Years ago I heard someone recommend reading missionary biographies as a way to bolster one’s own faith. Why? Reading about someone else’s journey with God, particularly one who’s especially committed to God, brings inspiration and its own kind of objectivity about who God is and how he works. The reading creates reflection-space in one’s own heart. (I wrote about it once here.) Believing’s made easier when one sees the fruit of another’s believing. And for me - I’m a word girl. Words often rouse my heart and inflame my passions; they’re soul-cultivators.
I gave it a try: over the past five years I’ve read probably twenty missionary biographies. So now I can confirm the advice: it’s a practice very much worth doing. It works.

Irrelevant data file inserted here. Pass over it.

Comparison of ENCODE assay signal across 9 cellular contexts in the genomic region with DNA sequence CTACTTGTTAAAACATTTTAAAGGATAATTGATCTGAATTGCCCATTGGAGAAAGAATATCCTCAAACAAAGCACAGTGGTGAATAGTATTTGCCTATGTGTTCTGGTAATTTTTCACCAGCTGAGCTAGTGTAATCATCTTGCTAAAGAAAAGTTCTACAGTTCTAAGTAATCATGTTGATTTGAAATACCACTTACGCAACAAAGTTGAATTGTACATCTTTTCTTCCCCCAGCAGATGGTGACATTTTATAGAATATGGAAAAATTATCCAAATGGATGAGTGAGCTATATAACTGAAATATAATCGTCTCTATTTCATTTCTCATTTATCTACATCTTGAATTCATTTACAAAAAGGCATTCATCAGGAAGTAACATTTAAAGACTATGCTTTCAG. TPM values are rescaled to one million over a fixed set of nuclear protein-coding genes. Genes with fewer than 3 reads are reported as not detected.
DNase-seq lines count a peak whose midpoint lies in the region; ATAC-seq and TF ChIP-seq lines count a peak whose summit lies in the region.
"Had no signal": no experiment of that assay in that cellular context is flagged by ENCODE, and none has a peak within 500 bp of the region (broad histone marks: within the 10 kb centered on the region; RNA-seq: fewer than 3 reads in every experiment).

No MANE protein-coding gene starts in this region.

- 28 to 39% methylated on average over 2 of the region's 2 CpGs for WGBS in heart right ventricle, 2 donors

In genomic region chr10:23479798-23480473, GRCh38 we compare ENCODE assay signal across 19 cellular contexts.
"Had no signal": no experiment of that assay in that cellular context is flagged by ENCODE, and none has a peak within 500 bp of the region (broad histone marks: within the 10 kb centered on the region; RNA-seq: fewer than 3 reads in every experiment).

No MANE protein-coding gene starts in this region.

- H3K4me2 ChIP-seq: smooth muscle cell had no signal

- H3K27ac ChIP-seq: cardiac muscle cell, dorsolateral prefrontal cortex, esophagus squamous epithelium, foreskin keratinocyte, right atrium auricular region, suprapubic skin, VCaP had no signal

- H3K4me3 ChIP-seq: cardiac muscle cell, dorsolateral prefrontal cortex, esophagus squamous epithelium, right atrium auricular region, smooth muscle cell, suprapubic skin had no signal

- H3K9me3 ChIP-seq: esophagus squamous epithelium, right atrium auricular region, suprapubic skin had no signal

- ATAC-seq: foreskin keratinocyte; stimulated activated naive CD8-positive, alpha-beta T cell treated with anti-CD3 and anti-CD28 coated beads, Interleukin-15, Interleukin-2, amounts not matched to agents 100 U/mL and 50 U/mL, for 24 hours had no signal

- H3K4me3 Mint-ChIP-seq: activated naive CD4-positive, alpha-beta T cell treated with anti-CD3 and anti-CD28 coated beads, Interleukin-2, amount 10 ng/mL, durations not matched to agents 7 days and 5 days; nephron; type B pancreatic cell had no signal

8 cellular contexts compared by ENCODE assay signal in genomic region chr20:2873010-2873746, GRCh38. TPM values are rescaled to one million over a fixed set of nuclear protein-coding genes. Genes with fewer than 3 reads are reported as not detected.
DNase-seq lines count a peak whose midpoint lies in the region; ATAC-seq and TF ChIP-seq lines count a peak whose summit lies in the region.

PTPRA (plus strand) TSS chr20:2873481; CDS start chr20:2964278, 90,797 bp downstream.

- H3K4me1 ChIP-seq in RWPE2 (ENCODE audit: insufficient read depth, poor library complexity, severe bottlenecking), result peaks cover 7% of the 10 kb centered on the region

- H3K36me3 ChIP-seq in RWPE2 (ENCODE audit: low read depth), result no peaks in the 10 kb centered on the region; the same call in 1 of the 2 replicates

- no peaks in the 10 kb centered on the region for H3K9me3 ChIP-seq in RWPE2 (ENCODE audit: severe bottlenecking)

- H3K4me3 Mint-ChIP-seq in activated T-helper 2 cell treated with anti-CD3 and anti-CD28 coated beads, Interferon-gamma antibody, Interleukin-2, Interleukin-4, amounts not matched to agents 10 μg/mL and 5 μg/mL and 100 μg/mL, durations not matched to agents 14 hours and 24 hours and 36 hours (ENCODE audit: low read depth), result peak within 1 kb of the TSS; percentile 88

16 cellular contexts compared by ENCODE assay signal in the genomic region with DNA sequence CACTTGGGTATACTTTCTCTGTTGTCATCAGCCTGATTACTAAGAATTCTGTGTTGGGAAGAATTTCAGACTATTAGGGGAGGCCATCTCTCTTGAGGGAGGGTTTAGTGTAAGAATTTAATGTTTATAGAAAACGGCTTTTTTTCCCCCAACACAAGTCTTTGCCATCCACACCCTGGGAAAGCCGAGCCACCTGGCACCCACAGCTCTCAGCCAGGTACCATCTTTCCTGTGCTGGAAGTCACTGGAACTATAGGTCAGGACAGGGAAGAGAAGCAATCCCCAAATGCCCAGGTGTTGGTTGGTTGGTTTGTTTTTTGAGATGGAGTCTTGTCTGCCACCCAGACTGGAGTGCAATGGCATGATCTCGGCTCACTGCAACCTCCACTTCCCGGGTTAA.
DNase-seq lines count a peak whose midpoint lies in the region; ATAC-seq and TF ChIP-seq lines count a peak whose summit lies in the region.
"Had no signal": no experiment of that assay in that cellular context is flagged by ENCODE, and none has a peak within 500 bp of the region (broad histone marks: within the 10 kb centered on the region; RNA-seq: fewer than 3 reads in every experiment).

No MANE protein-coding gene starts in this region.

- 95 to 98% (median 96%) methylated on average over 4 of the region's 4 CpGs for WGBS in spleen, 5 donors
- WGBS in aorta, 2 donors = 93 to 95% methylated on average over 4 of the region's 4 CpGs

Sometimes it happens that when I read the biography, I feel like I’m walking with the missionary through the hills and valleys of her life. I can almost feel her struggles as if they were my own, and I take her encouragements and victories on too. I experience camaraderie and warmth coming to me, almost live, off the pages. It’s like the fellowship within the “great cloud of witnesses” (and this is why the Catholic understanding of saints at times feels so powerful to me.) When I’m in such books, I slow down my reading near the end. I don’t want to get to the last page, don’t want to have to stop “walking with” this person, who has become a friend and a mentor.Read More